I made the outside circle today, and came home tired. It would be fun to have a pedometer on my horse to see how much ground we really covered.
We had used the pickup to take salt out to the cows in the far north field earlier this week, but couldn’t see several important features: what the grass is like over on Mendenhall Creek, and how much water is in Elges Creek. You can’t get there on wheels – only on a horse.
During that salting trip I spotted red cattle in neighboring fields both to the west and to the east. Probably 75% of the cattle in our area are Black Angus. Ours are Red Angus, which stick out in a neighboring bunch. So it was time to saddle up.
Of course I took the “Kentucky Colt”. Out of a Quarter Horse mare, by my daughter’s running Thoroughbred stud, and raised here on the West Boulder, this horse can cover more country than most any other horse. He had lost a shoe out in pasture, so I had to reset his front feet – this time adding snow-ball rim pads to keep him from balling up in the snow that is soon to come.
With a pair of new shoes, we left right after lunch and headed straight west up Elges Creek to check on the water. There is still a little flow, but not enough for 250 head of cattle to each get a 10-15 gallon drink every day.
Then we headed on up to the head of the creek, where we spotted a couple of bull elk in the timber, and on out a gate into neighbor’s field. We’d only covered a mile and a half by that time, but we’d gained a thousand feet in elevation.
We rode north along the ridge in the neighbor’s field, looking for red cattle – but we saw none. After another mile and a half we dropped back through into our north pasture, and traveled another mile to hit the head of “Bull Coulee”. The grass was getting short on the high side of the field, but there was enough feed for the cattle as we dropped down to Mendenhall Creek.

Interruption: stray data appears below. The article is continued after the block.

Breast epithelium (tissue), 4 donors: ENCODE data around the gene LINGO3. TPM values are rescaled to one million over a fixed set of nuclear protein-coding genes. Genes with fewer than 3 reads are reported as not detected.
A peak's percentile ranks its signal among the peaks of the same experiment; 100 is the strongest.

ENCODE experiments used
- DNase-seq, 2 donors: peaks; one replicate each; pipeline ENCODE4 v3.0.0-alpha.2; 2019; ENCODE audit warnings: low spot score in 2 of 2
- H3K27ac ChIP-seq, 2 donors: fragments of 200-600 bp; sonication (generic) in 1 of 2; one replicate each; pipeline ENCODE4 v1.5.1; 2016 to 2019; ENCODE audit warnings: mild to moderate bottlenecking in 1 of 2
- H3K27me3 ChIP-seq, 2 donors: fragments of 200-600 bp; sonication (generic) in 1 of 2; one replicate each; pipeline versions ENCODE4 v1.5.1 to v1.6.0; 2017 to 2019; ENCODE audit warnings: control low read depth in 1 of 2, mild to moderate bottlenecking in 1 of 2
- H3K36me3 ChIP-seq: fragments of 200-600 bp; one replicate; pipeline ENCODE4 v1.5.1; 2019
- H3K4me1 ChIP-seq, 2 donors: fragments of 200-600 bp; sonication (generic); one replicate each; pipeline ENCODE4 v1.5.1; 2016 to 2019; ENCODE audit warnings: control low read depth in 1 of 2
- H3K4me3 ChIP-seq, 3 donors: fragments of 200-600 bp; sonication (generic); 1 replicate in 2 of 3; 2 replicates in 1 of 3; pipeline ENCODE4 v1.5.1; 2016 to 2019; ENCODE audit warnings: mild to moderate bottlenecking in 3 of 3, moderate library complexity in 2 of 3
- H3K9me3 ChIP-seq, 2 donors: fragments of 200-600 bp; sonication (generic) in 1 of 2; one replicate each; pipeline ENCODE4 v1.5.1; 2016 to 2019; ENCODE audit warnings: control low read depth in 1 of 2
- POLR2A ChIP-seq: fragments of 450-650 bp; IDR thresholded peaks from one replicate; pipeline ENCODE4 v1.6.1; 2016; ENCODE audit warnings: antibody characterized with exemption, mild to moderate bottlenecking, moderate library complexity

We rode a mile or so up Mendenhall Creek, then on up over the divide and into the neighboring field to the east. There we saw a few mule deer bucks as we made our way across the field and back down toward the river. Near the bottom we found three of our pairs, which gave us a bit of play before we were able to turn them out the gate and back into our hayfield.
It was a long afternoon. I don’t know how many miles we traveled - but it was an easy fifteen. Thunder goes some 6 MPH at a walk, and can stretch out to 11MPH at a trot. We had to zig a little and zag a little to see most of the neighboring fields, and we had to angle across the side-hills and pick our way through the sage. Max – whose legs are only 1/6 of Thunder’s – went even further, as he was casting about on both sides of the horse to smell smells and see sights that only have an interest to dogs.
By the end of the afternoon I’d had all the fun I wanted. Even my horse was a little less eager. In bygone years I have ridden from before daylight until after dark for weeks at a time, and took it all as part of the job. But as we say now: our small herd of cows is too big for a hobby and too small for a living.